Arts & Entertainment | June 13, 2016 9:00 am

Startup to Give People Free Money for a Year. For Science.

Y Combinator is putting “universal basic income” to the test

Thanks to the tech incubator that helped birth Airbnb, Reddit and Dropbox, a group of Oakland residents will soon have more than the Warriors to celebrate.

To learn what people do when given a “universal basic income,” Y Combinator will provide 50-100 Oakland residents with a basic income of  $1,800-2,000 per month for a year.

Will they do something useful or play video games? Feel fulfilled or worthless? And, above all, will they “create more economic value than they receive” when given free rein?

“Oakland is a city of great social and economic diversity, and it has both concentrated wealth and considerable inequality,” Y Combinator partner Sam Altman wrote in a blog post about the project. “These traits make it a very good place to explore how basic income could work for our pilot.”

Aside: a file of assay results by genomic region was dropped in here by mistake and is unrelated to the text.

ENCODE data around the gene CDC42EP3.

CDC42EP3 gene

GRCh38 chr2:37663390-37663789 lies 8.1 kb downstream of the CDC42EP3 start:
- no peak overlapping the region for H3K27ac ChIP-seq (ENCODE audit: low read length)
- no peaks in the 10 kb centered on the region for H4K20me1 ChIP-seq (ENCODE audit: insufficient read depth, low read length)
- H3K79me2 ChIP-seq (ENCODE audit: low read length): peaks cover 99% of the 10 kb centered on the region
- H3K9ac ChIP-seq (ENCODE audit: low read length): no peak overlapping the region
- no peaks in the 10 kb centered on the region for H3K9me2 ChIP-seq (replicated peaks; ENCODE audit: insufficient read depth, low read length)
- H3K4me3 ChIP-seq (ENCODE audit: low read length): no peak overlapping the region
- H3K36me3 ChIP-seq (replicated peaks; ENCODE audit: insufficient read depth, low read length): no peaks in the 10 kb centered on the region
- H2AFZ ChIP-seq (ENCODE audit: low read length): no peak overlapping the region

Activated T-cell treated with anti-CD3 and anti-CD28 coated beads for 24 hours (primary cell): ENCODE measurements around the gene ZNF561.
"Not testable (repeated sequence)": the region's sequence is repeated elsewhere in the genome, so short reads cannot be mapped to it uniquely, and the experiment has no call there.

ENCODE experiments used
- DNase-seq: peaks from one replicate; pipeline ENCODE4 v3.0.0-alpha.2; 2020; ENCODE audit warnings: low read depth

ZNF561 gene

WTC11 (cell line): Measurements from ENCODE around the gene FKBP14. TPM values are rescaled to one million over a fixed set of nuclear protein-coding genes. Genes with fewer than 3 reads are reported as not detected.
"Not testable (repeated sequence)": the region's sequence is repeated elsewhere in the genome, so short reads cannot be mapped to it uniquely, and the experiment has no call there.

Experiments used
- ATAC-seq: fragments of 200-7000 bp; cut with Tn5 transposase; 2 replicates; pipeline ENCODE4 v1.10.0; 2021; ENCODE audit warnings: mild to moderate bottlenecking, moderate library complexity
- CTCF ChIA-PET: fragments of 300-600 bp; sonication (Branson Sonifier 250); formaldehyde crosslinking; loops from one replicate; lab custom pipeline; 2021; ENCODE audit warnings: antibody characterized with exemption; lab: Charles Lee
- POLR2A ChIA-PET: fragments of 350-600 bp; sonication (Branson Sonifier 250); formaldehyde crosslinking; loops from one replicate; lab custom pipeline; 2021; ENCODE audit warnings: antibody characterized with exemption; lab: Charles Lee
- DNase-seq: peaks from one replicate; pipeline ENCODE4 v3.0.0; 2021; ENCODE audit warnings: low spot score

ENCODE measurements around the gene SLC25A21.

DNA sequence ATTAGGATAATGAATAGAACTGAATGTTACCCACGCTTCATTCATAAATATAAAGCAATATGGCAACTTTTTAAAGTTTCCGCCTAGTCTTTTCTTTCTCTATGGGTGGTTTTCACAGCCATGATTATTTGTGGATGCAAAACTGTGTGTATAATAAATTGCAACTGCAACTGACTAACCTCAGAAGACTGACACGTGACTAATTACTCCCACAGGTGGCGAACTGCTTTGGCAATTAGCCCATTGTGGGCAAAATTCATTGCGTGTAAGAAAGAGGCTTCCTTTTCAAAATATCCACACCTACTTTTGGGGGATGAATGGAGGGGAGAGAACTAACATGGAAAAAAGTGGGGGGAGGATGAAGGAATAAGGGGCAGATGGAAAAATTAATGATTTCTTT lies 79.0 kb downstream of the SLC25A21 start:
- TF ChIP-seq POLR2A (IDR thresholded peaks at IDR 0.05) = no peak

In addition to the socioeconomic implications of the program, the firm also wants to simulate what could be a very real situation for many humans in a world where robots and artificial intelligence eliminate employment opportunities, according to Y Combinator’s Matt Krisiloff.

“We’ve started to see that it might be possible that in the future there could really be less of a place for people to have traditional jobs,” Krisiloff says. “And if that’s the case, we need to create opportunities for people to have a safety net to be able to figure out other opportunities for themselves.”

We’ve heard of worse ways than free money to prepare for Skynet.